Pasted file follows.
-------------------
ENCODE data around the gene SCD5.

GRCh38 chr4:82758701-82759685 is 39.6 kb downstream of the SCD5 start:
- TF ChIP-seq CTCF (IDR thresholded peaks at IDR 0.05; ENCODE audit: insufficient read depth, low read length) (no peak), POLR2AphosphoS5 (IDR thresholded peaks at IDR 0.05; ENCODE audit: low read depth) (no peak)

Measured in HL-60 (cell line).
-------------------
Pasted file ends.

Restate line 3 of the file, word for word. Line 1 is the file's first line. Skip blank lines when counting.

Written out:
- TF ChIP-seq CTCF (IDR thresholded peaks at IDR 0.05; ENCODE audit: insufficient read depth, low read length) (no peak), POLR2AphosphoS5 (IDR thresholded peaks at IDR 0.05; ENCODE audit: low read depth) (no peak)